Story by Maggie Boleyn
THE AMERICAN ACADEMY OF ESTATE PLANNING ATTORNEYS SAYS, “Most folks are so afraid of death, by extension, they are afraid of the people who are there to help when there is a death in the family.”
Ferndale and surrounding communities have nothing to fear. “We are honored to serve our community,” says Kelly O’Meara, who serves as business administrator of Spaulding & Curtin Funeral Directors. He is the son-in-law of Patrick Curtin. He and his wife live nearby.
“Funerals and memorial services are for the living,” said O’Meara in an email. “We are here to help navigate a difficult and stressful time. Our caring and compassionate staff aims to personalize each family’s experience to ensure their unique needs and wishes are met. We hope when family and loved ones enter the funeral home, they feel welcome and at home.”
Spaulding & Curtin has been in business for more than a century, serving Ferndale and surrounding communities for 91 years. A four-generation, family-owned-and-operated funeral service firm, Spaulding & Curtin has been at the present location on Nine Mile Road since 1939.
The history of Spaulding & Curtin is one of continuous service. The original founder, Verner Spaulding, entered funeral service in 1905 in Buchanan, Michigan. He moved his business to Rochester in 1911, where he operated an undertaking and furniture establishment until moving to Ferndale in 1927.
Verner Spaulding and Albert Steinbaugh operated a funeral home on Vester Avenue until 1938 when the firm became Spaulding & Son. In 1939, Verner and his son, Merton, moved the operation to their newly constructed facility on the present site at 500 West Nine Mile Road. This location is said to be the first funeral home built as such in Oakland County.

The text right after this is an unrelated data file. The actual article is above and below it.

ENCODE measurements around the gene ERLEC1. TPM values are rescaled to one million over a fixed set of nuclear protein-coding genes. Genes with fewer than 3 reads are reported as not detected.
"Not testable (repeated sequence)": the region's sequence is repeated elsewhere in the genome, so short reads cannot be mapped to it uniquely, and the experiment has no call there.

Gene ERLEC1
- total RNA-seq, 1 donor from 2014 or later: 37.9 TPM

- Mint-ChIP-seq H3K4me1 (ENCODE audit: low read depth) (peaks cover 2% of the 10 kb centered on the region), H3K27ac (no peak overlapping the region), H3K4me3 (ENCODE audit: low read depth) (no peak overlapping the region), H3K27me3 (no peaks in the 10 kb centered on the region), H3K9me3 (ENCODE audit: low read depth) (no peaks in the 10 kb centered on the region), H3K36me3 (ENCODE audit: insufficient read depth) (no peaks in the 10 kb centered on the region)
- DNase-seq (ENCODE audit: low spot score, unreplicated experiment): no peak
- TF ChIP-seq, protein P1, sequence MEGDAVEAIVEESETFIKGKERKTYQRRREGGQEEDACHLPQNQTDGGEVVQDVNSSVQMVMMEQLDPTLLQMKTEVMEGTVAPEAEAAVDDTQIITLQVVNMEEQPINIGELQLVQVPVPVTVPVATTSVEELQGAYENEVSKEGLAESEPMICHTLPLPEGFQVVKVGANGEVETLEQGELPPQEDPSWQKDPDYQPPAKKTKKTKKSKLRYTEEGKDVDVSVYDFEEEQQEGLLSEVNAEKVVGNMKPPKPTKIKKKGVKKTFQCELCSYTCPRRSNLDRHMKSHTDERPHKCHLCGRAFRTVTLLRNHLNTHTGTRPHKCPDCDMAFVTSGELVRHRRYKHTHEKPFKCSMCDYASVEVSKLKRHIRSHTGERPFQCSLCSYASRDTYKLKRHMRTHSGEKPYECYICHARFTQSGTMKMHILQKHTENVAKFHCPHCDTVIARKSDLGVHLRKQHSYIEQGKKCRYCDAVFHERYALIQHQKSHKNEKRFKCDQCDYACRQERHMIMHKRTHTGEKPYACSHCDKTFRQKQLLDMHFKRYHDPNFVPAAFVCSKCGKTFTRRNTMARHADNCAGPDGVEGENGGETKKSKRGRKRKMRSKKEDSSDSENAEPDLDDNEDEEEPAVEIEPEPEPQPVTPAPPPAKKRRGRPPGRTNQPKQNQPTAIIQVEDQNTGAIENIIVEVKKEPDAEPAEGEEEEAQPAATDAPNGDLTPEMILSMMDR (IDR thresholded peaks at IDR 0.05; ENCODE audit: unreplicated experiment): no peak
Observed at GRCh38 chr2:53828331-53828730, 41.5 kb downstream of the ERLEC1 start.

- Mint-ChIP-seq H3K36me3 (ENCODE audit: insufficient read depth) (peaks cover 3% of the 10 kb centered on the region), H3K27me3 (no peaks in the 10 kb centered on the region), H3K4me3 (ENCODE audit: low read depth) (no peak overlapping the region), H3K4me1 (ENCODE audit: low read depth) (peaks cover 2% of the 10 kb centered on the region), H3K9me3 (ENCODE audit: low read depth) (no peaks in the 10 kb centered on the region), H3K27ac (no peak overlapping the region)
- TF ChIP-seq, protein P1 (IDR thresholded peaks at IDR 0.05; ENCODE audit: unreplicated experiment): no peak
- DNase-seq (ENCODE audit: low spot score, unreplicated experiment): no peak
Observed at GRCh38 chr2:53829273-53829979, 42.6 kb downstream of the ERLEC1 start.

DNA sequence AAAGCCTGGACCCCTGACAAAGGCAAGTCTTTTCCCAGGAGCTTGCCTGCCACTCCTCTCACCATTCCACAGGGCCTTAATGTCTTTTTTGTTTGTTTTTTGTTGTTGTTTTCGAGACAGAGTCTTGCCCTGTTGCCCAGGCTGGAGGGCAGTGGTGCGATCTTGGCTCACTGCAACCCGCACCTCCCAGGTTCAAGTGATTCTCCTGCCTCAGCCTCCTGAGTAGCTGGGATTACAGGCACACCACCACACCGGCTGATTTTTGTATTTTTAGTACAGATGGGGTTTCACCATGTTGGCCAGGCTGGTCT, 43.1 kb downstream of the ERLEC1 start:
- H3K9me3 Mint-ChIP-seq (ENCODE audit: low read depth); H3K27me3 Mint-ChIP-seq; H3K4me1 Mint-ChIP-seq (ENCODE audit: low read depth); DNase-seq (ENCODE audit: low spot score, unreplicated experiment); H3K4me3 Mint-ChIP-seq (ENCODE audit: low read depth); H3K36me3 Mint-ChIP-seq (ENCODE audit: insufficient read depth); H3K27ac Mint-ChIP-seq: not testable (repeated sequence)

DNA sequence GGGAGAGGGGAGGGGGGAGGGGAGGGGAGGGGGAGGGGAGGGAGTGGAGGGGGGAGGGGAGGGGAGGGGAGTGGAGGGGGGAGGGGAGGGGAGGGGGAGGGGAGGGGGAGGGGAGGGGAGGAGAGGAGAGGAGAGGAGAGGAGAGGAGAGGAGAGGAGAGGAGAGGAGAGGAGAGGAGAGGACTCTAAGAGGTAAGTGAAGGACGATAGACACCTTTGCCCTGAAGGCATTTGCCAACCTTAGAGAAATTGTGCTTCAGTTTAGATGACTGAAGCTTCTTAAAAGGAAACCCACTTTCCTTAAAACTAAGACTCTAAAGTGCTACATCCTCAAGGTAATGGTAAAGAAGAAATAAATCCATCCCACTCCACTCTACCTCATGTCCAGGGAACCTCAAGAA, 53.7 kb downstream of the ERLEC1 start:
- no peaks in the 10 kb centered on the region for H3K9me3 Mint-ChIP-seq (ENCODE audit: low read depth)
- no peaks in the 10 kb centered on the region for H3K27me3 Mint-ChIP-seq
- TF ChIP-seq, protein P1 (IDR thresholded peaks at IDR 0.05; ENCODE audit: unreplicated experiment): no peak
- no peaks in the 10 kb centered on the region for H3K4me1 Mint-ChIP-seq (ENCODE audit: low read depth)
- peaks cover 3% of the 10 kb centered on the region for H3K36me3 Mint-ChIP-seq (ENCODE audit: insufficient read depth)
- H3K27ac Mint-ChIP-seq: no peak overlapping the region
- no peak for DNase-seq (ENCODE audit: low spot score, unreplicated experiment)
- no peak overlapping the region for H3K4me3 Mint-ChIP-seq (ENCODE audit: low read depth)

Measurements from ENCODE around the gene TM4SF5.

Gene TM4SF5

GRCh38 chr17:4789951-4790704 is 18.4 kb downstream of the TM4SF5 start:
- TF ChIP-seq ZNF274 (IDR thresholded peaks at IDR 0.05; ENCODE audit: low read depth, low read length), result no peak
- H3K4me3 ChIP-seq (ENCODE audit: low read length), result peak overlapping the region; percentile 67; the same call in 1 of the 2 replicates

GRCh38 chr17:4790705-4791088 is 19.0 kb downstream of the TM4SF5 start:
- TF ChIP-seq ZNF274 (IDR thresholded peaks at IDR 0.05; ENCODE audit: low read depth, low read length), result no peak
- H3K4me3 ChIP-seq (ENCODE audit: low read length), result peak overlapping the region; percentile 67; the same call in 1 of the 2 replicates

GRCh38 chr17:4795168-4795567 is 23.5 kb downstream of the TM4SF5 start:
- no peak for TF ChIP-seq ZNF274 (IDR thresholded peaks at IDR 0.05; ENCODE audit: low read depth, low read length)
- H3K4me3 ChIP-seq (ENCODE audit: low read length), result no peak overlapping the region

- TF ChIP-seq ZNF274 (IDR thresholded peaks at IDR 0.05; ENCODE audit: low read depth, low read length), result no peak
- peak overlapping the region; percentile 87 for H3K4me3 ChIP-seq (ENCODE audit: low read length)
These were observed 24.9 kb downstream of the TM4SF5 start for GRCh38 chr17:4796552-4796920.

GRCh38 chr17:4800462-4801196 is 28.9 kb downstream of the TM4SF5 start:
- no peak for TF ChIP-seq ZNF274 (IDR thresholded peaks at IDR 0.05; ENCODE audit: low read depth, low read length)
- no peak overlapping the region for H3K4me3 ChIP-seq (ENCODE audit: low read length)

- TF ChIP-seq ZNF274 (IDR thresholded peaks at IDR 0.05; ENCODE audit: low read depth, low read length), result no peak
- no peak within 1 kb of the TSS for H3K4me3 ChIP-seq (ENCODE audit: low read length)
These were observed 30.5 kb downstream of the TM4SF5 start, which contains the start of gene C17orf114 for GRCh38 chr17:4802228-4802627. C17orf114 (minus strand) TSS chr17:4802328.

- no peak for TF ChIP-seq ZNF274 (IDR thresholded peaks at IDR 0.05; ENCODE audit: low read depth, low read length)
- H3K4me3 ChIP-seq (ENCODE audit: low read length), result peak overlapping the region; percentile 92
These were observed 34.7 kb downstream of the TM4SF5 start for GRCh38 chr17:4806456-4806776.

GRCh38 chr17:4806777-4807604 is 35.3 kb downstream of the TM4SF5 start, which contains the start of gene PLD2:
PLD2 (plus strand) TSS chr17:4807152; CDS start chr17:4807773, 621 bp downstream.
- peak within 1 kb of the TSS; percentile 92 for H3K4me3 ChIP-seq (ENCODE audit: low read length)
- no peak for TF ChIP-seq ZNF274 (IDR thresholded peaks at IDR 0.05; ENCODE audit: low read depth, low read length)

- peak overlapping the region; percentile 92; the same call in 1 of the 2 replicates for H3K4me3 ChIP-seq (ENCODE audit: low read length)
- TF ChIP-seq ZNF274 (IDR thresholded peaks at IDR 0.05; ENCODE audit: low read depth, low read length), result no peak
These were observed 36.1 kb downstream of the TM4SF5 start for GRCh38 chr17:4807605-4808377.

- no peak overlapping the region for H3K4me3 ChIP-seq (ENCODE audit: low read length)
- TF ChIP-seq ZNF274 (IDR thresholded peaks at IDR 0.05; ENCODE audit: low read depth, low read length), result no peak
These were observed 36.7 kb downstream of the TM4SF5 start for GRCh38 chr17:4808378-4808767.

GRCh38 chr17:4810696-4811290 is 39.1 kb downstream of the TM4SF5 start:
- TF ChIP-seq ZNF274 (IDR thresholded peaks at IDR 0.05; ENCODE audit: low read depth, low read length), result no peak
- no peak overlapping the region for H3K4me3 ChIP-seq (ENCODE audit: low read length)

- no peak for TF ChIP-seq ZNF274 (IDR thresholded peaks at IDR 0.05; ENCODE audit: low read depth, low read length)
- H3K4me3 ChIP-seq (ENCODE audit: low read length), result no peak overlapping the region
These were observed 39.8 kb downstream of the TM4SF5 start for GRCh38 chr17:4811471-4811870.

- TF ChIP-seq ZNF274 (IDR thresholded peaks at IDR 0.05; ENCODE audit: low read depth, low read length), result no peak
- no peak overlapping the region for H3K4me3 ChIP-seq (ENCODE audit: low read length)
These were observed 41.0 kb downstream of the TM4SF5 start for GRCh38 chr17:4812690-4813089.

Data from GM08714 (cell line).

ACCORDING TO THE NATIONAL MUSEUM OF FUNERAL HISTORY, in Victorian times, funerals mainly took place inside the family home. The deceased person was displayed in the front parlor. During the early 20th century, funeral service practitioners began establishing funeral homes, where bodies were transported and prepared for funeral services. During this time, front parlors became known as “living rooms,” because they were no longer used to display the dead. Michigan is one of nine states that no longer allow families to conduct funeral services in a non-funeral home.
In 1960, Merton and son-in-law, Patrick Curtin, who was born and raised in Ferndale, formed the partnership Spaulding & Curtin. Kevin Curtin, Patrick’s son, Merton’s grandson and Verner’s great-grandson, joined the firm in 1984 and eventually became the managing partner until his death in 2007. The funeral home continues to be owned and operated by the Curtin Family. Kevin’s wife, Patricia, currently owns the business and resides within the Ferndale area.
“Externalizing grief helps people deal with their loss. Funerals are important because they allow the grieved to be supported by their friends and family during what is often the most difficult time of their lives. Funerals also celebrate the life a loved one. The sharing of stories and memories allows us to see how our loved one touched other’s lives,” says O’Meara.
One trend in funeral services is pre-planning. “Pre-planning ensures an individual’s wishes are known and fulfilled at the time of their funeral,” said O’Meara. “When pre-planning is pursued with family members input, valuable conversations take place before the event of death. This relieves stress on those left behind.”
O’Meara is mindful of the responsibility to the community, and appreciates the loved ones who need his services. “We know that families have choices when choosing a funeral home, and we value our clients’ trust when choosing Spaulding & Curtin,” he concludes.